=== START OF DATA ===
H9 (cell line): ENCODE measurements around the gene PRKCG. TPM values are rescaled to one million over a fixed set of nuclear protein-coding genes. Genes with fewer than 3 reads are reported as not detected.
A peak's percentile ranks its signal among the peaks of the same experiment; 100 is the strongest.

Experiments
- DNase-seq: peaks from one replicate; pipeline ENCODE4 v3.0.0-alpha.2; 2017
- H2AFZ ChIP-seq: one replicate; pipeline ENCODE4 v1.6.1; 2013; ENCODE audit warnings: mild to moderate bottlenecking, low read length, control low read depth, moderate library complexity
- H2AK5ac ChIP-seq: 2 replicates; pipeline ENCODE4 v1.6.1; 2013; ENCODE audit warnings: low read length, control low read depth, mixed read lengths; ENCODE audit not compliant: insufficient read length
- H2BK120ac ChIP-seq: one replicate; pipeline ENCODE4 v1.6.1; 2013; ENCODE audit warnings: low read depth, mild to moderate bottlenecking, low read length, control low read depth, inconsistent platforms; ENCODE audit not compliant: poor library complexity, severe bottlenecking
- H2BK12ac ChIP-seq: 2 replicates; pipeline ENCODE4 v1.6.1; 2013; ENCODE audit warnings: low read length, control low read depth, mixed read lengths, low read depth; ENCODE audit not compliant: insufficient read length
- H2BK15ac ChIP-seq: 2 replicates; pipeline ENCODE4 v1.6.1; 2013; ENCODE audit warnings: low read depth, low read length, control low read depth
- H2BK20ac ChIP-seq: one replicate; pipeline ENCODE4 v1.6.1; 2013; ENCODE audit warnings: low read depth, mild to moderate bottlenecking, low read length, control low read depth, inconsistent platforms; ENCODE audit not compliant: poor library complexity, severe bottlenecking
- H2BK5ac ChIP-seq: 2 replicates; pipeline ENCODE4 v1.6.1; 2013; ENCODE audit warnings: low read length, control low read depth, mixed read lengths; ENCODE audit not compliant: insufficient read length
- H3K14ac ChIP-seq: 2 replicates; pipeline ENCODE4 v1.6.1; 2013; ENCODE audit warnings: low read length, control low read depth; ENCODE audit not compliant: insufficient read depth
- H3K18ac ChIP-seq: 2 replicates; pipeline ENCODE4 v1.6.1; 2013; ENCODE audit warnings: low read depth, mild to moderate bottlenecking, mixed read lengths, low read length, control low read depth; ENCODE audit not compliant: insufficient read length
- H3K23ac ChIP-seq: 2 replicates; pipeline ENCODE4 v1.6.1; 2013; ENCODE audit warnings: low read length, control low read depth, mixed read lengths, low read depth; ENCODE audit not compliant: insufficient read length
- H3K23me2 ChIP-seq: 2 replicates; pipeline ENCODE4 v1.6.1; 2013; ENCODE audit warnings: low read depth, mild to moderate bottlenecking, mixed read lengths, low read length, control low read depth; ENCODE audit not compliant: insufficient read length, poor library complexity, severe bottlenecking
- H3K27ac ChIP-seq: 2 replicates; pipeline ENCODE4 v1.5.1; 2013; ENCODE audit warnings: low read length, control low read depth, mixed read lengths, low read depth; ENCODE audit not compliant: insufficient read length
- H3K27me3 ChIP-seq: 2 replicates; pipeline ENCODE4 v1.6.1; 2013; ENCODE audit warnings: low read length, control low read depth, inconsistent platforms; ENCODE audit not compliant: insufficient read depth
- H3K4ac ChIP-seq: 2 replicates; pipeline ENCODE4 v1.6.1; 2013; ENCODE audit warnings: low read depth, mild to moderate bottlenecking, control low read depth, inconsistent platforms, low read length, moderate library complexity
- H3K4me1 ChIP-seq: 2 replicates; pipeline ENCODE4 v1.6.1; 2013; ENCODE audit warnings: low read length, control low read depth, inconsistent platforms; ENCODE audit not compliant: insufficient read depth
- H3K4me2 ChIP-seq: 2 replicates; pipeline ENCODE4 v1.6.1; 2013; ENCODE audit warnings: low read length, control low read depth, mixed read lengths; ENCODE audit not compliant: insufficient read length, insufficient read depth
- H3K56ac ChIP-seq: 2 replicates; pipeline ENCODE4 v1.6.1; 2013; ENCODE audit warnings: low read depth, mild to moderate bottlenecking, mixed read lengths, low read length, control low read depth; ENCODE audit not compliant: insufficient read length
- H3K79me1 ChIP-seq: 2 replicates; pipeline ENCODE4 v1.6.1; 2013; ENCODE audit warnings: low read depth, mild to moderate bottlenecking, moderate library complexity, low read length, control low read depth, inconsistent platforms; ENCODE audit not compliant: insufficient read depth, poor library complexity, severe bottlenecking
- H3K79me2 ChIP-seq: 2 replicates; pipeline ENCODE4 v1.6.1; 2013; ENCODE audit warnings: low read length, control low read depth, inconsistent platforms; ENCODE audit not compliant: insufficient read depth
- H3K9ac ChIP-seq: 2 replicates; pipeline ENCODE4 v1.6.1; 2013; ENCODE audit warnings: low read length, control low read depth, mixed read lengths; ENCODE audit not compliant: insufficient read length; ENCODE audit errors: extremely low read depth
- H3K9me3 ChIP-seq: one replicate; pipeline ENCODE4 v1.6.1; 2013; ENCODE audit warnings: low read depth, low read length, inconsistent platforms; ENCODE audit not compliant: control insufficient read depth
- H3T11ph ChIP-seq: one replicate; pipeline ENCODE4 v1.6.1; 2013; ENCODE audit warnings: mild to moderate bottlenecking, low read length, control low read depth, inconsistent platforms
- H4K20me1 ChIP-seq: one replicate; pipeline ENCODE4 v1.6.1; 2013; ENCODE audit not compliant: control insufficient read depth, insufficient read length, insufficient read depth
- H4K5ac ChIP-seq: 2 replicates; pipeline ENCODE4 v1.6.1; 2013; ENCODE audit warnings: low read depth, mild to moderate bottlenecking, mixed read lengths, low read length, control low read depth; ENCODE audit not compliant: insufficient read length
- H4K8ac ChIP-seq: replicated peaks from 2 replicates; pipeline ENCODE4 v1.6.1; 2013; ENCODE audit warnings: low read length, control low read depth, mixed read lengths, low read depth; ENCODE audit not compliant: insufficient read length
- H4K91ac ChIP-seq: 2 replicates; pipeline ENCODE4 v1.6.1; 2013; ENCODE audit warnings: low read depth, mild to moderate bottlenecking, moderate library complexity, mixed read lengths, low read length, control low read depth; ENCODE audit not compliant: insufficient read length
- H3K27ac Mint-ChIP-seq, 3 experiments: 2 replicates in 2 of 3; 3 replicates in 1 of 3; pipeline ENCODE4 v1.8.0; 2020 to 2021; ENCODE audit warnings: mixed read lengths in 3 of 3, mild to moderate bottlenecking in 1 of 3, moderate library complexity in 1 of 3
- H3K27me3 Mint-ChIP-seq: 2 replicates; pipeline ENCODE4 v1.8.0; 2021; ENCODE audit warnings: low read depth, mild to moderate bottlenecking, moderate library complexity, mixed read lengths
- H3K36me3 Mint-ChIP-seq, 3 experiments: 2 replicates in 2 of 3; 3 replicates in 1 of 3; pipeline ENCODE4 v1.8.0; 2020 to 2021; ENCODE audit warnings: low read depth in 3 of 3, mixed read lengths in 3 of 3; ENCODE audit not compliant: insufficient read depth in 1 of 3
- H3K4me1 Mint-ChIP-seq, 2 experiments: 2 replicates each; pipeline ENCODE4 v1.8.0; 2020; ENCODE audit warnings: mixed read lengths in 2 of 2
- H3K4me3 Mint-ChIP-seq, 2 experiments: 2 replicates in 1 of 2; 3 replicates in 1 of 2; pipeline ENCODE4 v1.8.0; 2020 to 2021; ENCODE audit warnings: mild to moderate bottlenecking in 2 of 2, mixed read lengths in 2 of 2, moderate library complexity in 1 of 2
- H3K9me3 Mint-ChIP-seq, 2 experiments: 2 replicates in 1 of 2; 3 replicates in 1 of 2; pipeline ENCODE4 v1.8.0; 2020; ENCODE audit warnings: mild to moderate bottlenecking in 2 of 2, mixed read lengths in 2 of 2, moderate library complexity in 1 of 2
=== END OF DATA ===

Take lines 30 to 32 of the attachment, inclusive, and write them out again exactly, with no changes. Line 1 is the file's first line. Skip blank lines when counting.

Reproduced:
- H4K91ac ChIP-seq: 2 replicates; pipeline ENCODE4 v1.6.1; 2013; ENCODE audit warnings: low read depth, mild to moderate bottlenecking, moderate library complexity, mixed read lengths, low read length, control low read depth; ENCODE audit not compliant: insufficient read length
- H3K27ac Mint-ChIP-seq, 3 experiments: 2 replicates in 2 of 3; 3 replicates in 1 of 3; pipeline ENCODE4 v1.8.0; 2020 to 2021; ENCODE audit warnings: mixed read lengths in 3 of 3, mild to moderate bottlenecking in 1 of 3, moderate library complexity in 1 of 3
- H3K27me3 Mint-ChIP-seq: 2 replicates; pipeline ENCODE4 v1.8.0; 2021; ENCODE audit warnings: low read depth, mild to moderate bottlenecking, moderate library complexity, mixed read lengths